MACKAY, TEXAS. Mackay, on U.S. Highway 59 four miles west of Wharton in central Wharton County, was established in 1881 as a station on the New York, Texas and Mexican Railway and named after one of the investors, John W. Mackay, who made his fortune from mining silver in Nevada. Many of the investors, related by marriage, chose to name the stations on the ninety-one-mile railway after themselves. This station site fell within Abel H. (Shanghai) Pierce's holdings on the west side of the Colorado River. The area was later known as the A. P. Borden farm. Borden was Pierce's nephew and general manager for the Pierce Ranch. In 1907 the United States Department of Agriculture established an experimental farm in the area, planting oriental tea and camphor trees. Water came from the pumping plant built on the Colorado by the Pierce Ranch. Russian and Chinese laborers were brought in to work the experimental farm sections. Borden, who was a highly successful rancher and rice farmer, built a mercantile store for his employees, as well as homes for them across from the store in Pierce and later in Mackay. He also built a school for the children in 1912 and later gave it to the county for a common-school district. The Wharton Independent School District annexed the school in 1953. Mrs. Borden had her husband build a church for the employees in nearby Pierce, and there she taught Sunday school and health and hygiene. After Borden's death in 1934 the farm and all of the structures in the Mackay community were sold to Johnny B. Ferguson, an oil wildcatter. In 1949 oil was discovered on the farm, and Ferguson moved his Superior Drilling Company into the former mercantile store. His famous racing quarter horses, Go-Man-Go and Top Deck, put Mackay "back on the map." In March 1990 these two horses and Ferguson were inducted into the Quarter Horse Hall of Fame. After Ferguson's death in 1978 the area declined, and by 1990 all of the structures were abandoned or gone. In 1967 the city of Wharton purchased from Ferguson eighty-nine acres to build a public airstrip, Wharton Municipal Airport, one-half mile west of Mackay. The air strip increased its holdings in 1980 to 120 acres. Mackay had a post office for six months in 1885. In 1922, when Borden retired from the Pierce Ranch, he built a large home at Mackay, from where he ran his 5,000-acre farm. Mail service was renewed between 1921 and 1937 with Borden as postmaster. The 1940 census lists Mackay with a population of twenty. Two small cemeteries were located in the area for the Chinese and Russian workers.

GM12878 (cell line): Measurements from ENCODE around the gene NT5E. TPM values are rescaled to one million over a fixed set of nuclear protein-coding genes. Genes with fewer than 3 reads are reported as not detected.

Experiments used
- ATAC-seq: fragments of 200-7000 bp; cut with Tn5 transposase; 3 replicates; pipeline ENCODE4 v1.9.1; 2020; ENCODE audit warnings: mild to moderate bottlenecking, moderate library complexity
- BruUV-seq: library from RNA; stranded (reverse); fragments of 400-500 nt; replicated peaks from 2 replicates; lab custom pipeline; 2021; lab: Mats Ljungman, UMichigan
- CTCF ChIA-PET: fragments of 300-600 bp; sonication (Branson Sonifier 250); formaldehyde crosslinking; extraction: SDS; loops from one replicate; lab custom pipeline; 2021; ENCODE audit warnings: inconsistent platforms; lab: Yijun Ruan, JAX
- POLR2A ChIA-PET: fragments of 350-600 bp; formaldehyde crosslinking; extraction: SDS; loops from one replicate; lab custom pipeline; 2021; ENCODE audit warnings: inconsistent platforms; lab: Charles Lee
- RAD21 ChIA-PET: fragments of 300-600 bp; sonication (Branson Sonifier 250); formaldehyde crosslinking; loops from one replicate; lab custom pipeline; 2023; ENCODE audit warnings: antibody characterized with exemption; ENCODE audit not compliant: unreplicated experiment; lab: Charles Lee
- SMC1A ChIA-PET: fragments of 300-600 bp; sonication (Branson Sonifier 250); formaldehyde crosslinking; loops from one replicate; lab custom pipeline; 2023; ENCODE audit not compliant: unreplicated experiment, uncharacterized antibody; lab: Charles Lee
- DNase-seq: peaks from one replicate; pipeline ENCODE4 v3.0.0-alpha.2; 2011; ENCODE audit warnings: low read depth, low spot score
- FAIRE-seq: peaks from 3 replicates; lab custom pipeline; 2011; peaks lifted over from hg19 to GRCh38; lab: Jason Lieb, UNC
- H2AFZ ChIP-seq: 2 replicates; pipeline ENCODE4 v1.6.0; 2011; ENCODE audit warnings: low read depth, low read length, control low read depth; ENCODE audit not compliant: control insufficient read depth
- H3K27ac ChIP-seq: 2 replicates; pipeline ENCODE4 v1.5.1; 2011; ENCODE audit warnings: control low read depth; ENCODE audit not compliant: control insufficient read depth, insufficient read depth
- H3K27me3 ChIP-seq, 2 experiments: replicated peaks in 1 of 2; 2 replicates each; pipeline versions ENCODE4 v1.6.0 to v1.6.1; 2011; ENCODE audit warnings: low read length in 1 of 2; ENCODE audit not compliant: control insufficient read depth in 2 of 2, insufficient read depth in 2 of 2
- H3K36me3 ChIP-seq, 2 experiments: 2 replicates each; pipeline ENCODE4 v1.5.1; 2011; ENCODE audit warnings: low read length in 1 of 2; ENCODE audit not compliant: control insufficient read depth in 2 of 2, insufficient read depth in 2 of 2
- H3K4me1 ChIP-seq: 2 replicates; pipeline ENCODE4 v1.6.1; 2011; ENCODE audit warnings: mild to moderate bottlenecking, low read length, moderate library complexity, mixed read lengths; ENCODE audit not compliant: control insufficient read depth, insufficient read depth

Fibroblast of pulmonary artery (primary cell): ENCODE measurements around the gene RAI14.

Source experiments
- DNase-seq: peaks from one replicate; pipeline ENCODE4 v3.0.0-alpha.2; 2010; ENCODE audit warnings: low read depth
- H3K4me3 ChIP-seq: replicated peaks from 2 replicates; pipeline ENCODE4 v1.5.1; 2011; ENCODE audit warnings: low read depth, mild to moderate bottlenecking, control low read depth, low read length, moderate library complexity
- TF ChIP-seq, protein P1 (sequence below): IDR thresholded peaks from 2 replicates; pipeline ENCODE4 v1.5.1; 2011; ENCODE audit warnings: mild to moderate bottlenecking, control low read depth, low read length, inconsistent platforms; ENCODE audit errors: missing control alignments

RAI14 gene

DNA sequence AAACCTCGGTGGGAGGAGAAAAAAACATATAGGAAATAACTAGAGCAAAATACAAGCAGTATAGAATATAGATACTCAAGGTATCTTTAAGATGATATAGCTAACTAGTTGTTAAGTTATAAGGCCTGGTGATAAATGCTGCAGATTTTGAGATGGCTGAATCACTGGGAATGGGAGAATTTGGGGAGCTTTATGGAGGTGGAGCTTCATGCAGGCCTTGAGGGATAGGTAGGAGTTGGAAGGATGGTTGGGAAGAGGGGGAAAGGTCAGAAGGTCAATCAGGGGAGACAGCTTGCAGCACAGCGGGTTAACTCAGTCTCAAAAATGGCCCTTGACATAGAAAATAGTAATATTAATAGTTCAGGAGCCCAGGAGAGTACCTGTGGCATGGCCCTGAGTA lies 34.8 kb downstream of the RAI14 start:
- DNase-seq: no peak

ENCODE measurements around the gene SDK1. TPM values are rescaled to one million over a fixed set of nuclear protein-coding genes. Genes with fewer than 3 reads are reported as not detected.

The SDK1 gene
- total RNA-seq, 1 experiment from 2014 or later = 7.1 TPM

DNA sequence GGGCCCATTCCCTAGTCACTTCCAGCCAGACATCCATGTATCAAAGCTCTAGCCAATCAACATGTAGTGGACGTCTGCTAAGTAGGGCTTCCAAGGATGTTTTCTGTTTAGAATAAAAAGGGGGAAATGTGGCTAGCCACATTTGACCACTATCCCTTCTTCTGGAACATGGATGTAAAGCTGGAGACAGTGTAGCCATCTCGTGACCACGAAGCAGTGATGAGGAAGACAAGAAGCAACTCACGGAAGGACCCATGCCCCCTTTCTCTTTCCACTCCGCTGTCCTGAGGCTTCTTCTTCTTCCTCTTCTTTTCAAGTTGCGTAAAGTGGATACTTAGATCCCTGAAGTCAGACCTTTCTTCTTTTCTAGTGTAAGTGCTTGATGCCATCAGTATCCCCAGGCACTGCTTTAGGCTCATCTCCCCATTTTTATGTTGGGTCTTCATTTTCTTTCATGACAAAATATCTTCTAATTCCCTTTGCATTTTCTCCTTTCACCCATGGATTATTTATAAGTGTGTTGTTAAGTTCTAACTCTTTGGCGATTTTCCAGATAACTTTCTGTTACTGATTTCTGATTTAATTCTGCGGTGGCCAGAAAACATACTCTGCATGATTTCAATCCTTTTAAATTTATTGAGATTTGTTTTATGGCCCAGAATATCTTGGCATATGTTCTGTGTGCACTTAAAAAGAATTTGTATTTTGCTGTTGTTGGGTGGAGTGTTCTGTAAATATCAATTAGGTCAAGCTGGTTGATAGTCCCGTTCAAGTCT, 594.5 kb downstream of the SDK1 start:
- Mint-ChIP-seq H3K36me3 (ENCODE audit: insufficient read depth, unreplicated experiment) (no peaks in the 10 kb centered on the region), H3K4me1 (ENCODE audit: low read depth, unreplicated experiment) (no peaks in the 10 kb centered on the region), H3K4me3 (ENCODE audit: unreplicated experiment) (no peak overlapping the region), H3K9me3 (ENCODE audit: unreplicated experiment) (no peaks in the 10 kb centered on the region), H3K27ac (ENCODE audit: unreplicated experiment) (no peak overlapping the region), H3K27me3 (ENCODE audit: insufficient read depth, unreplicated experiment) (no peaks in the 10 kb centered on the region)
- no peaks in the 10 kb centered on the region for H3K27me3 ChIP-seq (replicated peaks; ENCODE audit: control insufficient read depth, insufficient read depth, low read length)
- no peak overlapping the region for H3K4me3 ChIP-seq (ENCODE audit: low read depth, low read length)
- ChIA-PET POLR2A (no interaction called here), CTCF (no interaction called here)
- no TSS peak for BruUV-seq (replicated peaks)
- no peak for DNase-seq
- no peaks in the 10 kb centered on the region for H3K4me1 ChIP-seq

Chris Emmett, Shanghai Pierce: A Fair Likeness (Norman: University of Oklahoma Press, 1953; rpt. 1974). Annie Lee Williams, A History of Wharton County (Austin: Von Boeckmann-Jones, 1964).
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The following, adapted from the Chicago Manual of Style, 15th edition, is the preferred citation for this article.Handbook of Texas Online, Merle R. Hudgins, "MACKAY, TX," accessed July 06, 2020, http://www.tshaonline.org/handbook/online/articles/htm02.
Uploaded on June 15, 2010. Modified on December 6, 2019. Published by the Texas State Historical Association.